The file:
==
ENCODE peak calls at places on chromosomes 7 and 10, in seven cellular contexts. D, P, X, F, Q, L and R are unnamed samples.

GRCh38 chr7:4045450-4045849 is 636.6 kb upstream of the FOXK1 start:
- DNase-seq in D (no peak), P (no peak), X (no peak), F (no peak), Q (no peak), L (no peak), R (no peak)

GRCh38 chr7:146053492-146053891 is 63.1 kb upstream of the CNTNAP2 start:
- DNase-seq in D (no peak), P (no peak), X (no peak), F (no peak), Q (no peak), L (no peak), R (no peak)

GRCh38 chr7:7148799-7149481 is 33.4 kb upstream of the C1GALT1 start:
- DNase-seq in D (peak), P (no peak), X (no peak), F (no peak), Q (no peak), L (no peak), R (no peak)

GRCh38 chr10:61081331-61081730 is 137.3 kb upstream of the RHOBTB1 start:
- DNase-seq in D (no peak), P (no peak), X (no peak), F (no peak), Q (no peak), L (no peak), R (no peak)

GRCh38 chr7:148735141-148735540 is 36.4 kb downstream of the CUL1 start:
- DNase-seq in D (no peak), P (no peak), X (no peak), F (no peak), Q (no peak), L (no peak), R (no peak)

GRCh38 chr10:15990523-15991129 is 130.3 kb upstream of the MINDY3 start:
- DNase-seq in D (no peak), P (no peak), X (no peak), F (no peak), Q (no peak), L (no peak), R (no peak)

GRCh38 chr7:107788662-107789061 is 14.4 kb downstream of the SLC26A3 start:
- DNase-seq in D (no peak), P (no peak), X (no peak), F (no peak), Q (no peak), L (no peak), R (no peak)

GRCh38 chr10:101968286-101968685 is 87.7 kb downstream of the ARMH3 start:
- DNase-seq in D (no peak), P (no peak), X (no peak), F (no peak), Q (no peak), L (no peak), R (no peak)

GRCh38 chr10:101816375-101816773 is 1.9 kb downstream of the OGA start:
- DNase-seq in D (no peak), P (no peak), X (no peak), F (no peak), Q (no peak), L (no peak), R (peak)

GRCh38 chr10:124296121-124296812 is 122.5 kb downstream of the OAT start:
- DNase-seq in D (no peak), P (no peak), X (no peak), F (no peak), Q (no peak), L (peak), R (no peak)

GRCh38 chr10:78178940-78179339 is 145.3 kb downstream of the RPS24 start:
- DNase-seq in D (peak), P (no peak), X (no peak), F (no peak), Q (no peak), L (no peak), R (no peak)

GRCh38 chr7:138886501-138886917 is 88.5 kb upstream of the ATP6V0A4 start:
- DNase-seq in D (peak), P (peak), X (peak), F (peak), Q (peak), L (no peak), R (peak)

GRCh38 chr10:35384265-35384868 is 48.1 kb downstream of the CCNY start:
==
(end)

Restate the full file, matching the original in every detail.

ENCODE peak calls at places on chromosomes 7 and 10, in seven cellular contexts. D, P, X, F, Q, L and R are unnamed samples.

GRCh38 chr7:4045450-4045849 is 636.6 kb upstream of the FOXK1 start:
- DNase-seq in D (no peak), P (no peak), X (no peak), F (no peak), Q (no peak), L (no peak), R (no peak)

GRCh38 chr7:146053492-146053891 is 63.1 kb upstream of the CNTNAP2 start:
- DNase-seq in D (no peak), P (no peak), X (no peak), F (no peak), Q (no peak), L (no peak), R (no peak)

GRCh38 chr7:7148799-7149481 is 33.4 kb upstream of the C1GALT1 start:
- DNase-seq in D (peak), P (no peak), X (no peak), F (no peak), Q (no peak), L (no peak), R (no peak)

GRCh38 chr10:61081331-61081730 is 137.3 kb upstream of the RHOBTB1 start:
- DNase-seq in D (no peak), P (no peak), X (no peak), F (no peak), Q (no peak), L (no peak), R (no peak)

GRCh38 chr7:148735141-148735540 is 36.4 kb downstream of the CUL1 start:
- DNase-seq in D (no peak), P (no peak), X (no peak), F (no peak), Q (no peak), L (no peak), R (no peak)

GRCh38 chr10:15990523-15991129 is 130.3 kb upstream of the MINDY3 start:
- DNase-seq in D (no peak), P (no peak), X (no peak), F (no peak), Q (no peak), L (no peak), R (no peak)

GRCh38 chr7:107788662-107789061 is 14.4 kb downstream of the SLC26A3 start:
- DNase-seq in D (no peak), P (no peak), X (no peak), F (no peak), Q (no peak), L (no peak), R (no peak)

GRCh38 chr10:101968286-101968685 is 87.7 kb downstream of the ARMH3 start:
- DNase-seq in D (no peak), P (no peak), X (no peak), F (no peak), Q (no peak), L (no peak), R (no peak)

GRCh38 chr10:101816375-101816773 is 1.9 kb downstream of the OGA start:
- DNase-seq in D (no peak), P (no peak), X (no peak), F (no peak), Q (no peak), L (no peak), R (peak)

GRCh38 chr10:124296121-124296812 is 122.5 kb downstream of the OAT start:
- DNase-seq in D (no peak), P (no peak), X (no peak), F (no peak), Q (no peak), L (peak), R (no peak)

GRCh38 chr10:78178940-78179339 is 145.3 kb downstream of the RPS24 start:
- DNase-seq in D (peak), P (no peak), X (no peak), F (no peak), Q (no peak), L (no peak), R (no peak)

GRCh38 chr7:138886501-138886917 is 88.5 kb upstream of the ATP6V0A4 start:
- DNase-seq in D (peak), P (peak), X (peak), F (peak), Q (peak), L (no peak), R (peak)

GRCh38 chr10:35384265-35384868 is 48.1 kb downstream of the CCNY start: